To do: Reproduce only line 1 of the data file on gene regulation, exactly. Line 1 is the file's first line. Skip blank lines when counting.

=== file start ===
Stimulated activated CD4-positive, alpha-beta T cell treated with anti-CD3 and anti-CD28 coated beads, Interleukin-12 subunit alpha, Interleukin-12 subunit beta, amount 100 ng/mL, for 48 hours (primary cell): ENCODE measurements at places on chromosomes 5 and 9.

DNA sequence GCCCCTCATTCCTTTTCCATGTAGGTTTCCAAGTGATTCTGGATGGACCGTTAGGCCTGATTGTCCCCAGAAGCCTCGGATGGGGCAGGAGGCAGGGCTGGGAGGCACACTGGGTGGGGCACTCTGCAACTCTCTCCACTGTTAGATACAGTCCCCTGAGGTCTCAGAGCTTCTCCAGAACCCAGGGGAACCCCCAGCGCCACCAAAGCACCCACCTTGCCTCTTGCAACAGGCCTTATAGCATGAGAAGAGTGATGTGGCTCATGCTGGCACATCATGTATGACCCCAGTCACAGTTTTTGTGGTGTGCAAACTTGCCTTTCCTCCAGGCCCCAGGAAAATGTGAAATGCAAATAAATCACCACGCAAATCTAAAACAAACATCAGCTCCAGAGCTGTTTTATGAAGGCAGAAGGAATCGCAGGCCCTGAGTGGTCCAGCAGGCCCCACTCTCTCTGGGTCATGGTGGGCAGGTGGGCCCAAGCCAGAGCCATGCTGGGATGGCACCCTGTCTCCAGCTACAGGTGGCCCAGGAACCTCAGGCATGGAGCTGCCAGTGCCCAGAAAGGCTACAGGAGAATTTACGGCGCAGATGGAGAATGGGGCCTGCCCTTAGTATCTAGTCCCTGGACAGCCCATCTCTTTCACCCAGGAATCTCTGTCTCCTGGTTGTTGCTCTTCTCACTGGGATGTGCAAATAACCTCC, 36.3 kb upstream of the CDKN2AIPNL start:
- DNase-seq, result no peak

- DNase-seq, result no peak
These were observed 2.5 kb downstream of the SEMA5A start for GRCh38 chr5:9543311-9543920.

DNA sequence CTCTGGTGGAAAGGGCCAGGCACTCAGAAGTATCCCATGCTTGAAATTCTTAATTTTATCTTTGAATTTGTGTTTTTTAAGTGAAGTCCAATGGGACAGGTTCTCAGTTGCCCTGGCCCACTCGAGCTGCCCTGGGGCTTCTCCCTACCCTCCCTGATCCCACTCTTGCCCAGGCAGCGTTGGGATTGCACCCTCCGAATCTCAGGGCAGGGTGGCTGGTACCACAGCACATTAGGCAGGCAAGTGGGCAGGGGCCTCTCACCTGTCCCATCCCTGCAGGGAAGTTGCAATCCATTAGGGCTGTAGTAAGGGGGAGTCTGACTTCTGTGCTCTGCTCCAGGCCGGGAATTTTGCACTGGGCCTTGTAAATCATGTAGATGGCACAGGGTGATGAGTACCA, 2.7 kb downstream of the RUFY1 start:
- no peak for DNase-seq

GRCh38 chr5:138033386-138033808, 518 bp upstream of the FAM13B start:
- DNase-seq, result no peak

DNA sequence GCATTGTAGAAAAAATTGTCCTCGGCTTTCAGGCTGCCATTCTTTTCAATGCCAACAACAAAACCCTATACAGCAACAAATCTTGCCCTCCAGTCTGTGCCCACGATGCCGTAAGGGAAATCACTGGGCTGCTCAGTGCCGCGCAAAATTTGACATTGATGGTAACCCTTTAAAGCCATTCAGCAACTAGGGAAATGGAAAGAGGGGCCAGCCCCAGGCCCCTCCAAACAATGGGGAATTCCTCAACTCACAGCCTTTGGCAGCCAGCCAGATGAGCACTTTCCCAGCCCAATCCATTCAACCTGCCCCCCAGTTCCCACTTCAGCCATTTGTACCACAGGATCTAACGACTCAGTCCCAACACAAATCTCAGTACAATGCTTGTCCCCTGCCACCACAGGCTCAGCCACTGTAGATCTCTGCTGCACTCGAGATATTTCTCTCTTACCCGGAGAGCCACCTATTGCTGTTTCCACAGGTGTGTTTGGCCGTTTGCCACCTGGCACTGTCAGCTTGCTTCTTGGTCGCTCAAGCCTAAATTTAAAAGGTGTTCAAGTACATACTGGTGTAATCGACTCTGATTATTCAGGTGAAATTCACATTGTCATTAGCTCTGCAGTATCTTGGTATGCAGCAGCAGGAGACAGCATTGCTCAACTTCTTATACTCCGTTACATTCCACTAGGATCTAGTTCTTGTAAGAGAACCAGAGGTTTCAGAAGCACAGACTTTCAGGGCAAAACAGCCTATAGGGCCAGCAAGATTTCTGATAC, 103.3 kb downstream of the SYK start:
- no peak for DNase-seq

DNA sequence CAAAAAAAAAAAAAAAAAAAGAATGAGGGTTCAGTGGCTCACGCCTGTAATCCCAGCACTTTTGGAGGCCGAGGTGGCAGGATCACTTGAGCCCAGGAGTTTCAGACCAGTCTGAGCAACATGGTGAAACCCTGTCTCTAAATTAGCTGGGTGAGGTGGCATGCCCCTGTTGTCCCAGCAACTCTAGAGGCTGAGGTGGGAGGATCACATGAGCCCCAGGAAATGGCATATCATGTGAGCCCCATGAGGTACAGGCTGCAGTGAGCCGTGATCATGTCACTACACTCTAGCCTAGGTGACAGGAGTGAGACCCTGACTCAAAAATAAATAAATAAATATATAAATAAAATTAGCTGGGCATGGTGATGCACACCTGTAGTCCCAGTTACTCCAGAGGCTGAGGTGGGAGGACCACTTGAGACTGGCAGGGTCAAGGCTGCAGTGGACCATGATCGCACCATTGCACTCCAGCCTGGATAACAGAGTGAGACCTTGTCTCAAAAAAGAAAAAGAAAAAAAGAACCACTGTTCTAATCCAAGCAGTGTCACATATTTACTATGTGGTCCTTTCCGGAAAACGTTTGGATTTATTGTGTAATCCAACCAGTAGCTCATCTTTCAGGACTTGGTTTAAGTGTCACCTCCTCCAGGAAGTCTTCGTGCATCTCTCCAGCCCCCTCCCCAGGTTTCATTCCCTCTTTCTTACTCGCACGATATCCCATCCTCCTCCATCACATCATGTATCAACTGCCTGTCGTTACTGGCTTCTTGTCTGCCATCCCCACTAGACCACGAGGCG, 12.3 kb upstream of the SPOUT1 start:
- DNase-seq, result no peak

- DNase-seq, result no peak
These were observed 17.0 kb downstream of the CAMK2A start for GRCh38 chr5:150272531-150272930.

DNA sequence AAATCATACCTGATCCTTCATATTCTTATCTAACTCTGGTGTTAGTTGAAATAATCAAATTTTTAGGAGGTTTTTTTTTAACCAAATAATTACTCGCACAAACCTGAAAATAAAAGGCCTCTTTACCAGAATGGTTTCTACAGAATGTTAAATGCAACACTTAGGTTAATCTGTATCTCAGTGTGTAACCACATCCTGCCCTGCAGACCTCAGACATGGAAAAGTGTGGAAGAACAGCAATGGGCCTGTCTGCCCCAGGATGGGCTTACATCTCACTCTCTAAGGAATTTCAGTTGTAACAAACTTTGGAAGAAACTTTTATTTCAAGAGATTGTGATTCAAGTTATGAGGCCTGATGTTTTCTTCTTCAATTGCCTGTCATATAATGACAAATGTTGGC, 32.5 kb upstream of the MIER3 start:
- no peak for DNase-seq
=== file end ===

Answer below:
Stimulated activated CD4-positive, alpha-beta T cell treated with anti-CD3 and anti-CD28 coated beads, Interleukin-12 subunit alpha, Interleukin-12 subunit beta, amount 100 ng/mL, for 48 hours (primary cell): ENCODE measurements at places on chromosomes 5 and 9.